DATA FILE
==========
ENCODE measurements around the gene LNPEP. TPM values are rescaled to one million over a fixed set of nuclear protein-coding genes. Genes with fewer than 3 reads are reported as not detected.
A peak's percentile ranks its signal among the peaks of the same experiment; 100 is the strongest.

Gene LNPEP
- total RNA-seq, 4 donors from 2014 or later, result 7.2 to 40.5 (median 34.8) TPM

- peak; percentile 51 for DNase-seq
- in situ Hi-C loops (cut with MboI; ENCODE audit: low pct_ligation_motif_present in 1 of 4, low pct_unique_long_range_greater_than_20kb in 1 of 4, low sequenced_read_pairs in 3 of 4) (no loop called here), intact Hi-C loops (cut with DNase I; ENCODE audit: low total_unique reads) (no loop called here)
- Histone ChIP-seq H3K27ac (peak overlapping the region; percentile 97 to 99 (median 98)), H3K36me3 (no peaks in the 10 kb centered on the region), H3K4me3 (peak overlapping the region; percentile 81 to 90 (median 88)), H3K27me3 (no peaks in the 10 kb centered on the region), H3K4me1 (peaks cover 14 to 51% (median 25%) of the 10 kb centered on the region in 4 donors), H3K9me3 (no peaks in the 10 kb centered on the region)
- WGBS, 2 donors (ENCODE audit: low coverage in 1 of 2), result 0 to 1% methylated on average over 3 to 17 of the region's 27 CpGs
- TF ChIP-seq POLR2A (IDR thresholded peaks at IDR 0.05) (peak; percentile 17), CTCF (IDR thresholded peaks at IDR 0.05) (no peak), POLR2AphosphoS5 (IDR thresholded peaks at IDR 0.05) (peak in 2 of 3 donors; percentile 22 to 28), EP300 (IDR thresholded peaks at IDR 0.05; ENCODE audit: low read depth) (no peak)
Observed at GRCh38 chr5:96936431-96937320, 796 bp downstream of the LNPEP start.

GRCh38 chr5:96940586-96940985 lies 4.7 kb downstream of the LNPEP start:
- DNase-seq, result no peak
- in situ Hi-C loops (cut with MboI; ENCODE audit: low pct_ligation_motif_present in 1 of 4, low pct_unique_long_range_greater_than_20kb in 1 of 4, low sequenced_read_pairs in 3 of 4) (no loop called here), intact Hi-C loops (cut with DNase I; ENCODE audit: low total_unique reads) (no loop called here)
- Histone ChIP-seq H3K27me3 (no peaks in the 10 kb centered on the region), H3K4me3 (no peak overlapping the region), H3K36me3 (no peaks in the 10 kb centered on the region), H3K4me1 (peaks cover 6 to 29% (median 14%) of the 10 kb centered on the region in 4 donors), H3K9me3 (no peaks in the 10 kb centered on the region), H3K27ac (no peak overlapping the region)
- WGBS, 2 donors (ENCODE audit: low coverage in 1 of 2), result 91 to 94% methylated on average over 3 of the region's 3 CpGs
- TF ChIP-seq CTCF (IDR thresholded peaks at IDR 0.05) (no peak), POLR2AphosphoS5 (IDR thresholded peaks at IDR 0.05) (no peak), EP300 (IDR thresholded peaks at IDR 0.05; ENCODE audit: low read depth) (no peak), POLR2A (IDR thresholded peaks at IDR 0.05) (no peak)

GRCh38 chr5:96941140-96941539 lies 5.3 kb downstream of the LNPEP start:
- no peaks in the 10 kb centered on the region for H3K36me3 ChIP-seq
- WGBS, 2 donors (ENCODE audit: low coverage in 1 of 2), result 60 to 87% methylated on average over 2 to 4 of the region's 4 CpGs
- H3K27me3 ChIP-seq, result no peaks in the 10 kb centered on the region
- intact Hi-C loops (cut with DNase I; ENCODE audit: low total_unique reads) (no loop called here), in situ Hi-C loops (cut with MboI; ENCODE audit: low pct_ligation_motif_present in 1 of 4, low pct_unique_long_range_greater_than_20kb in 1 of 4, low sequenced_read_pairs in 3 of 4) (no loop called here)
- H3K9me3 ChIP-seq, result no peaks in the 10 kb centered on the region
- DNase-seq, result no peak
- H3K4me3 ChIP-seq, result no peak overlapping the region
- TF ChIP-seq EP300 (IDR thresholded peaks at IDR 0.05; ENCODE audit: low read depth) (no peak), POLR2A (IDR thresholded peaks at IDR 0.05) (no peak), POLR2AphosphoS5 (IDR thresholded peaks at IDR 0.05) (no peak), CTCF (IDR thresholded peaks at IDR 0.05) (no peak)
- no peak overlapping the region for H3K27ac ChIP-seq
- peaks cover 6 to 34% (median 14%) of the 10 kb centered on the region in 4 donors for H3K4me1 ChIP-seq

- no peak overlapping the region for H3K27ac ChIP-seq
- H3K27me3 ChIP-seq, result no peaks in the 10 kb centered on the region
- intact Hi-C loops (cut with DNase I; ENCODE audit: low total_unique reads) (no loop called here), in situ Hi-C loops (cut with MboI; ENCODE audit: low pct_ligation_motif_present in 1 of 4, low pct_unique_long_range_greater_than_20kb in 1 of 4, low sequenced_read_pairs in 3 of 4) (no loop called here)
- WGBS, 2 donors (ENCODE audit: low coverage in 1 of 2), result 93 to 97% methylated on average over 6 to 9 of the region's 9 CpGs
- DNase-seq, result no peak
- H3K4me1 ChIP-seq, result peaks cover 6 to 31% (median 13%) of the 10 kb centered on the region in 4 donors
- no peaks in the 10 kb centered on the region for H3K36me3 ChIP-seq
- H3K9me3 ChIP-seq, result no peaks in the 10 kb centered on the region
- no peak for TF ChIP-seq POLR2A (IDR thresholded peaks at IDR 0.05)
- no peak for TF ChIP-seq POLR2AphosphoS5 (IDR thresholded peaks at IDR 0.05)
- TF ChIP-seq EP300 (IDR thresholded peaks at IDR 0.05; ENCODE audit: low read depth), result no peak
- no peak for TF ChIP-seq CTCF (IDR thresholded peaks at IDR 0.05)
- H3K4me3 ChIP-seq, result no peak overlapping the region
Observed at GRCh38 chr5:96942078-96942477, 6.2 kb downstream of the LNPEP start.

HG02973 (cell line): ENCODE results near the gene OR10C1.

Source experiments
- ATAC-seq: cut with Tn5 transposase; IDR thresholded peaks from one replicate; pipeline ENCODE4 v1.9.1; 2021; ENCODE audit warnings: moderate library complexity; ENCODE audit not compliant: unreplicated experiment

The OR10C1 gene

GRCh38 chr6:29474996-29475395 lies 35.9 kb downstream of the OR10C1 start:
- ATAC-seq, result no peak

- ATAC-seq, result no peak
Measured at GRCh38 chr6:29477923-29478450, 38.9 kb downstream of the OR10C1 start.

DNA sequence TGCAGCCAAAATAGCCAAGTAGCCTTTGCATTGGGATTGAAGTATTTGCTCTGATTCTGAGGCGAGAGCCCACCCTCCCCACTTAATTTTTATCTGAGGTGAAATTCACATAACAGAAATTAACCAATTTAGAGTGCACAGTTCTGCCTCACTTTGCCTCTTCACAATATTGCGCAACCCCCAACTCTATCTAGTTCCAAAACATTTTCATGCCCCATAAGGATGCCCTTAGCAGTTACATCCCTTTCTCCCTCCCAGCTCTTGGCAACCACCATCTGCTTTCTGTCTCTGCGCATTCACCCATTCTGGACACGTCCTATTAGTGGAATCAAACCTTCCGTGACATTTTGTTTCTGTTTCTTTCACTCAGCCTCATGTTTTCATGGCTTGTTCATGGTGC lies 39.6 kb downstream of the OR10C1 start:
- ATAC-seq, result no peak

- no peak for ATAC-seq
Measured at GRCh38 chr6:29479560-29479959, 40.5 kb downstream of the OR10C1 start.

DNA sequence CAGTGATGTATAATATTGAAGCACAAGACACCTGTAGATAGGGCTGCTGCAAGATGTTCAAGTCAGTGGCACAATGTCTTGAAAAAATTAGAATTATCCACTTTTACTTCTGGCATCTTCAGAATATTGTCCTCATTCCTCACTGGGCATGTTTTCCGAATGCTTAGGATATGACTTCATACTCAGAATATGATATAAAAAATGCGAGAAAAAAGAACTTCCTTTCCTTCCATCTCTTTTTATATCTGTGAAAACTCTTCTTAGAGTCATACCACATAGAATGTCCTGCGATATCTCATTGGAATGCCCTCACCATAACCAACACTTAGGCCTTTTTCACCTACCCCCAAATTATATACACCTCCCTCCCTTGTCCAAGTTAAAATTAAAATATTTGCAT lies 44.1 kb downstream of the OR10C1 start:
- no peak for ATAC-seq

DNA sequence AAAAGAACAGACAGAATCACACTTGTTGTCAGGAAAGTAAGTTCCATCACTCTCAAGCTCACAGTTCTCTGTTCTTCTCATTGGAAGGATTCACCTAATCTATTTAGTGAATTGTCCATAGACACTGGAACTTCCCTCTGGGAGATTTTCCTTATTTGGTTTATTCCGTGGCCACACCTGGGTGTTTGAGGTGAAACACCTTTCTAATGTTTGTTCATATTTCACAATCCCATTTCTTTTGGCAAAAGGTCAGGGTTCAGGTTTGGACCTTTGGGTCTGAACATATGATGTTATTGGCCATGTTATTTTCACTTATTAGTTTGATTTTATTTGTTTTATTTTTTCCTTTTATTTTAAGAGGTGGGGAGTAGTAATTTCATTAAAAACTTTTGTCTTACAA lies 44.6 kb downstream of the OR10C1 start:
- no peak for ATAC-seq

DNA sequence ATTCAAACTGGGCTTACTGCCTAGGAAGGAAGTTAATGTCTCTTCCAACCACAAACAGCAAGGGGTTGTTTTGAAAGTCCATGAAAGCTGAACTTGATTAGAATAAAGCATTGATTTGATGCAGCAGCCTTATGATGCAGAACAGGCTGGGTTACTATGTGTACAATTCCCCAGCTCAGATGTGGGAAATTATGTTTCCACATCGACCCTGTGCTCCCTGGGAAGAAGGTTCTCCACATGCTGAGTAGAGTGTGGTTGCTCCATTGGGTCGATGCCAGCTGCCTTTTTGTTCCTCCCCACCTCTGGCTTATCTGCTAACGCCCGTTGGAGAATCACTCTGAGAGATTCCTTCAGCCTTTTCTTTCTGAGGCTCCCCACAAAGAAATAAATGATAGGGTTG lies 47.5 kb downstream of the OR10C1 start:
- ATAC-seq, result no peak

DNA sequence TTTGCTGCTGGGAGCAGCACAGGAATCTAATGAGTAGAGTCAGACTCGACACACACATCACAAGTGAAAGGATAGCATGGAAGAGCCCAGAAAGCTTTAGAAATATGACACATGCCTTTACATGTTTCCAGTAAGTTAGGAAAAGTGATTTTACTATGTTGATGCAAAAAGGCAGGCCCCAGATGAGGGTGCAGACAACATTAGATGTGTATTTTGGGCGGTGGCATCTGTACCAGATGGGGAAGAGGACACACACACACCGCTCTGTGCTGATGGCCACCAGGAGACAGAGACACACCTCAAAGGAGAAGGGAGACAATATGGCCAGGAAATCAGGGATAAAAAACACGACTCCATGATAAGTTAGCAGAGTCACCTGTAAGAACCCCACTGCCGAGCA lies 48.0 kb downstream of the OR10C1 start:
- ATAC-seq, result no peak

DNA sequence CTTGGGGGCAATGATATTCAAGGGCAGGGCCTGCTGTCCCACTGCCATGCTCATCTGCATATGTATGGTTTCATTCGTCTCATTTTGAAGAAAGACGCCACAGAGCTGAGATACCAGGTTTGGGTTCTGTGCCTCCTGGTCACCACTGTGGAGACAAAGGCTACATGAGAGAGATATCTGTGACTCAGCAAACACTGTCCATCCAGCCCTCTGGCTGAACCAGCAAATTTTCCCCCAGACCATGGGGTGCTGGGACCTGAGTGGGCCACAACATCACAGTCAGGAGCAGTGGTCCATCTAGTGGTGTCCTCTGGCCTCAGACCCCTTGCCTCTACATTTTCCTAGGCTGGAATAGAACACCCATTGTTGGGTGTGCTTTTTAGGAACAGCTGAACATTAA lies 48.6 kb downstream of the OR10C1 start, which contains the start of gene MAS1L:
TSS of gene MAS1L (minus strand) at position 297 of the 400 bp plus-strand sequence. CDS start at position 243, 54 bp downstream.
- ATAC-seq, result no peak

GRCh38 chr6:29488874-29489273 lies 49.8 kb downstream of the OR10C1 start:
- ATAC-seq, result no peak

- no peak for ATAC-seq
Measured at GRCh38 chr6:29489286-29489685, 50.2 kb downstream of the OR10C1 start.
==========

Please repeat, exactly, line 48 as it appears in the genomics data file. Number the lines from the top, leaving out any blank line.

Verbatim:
- ATAC-seq, result no peak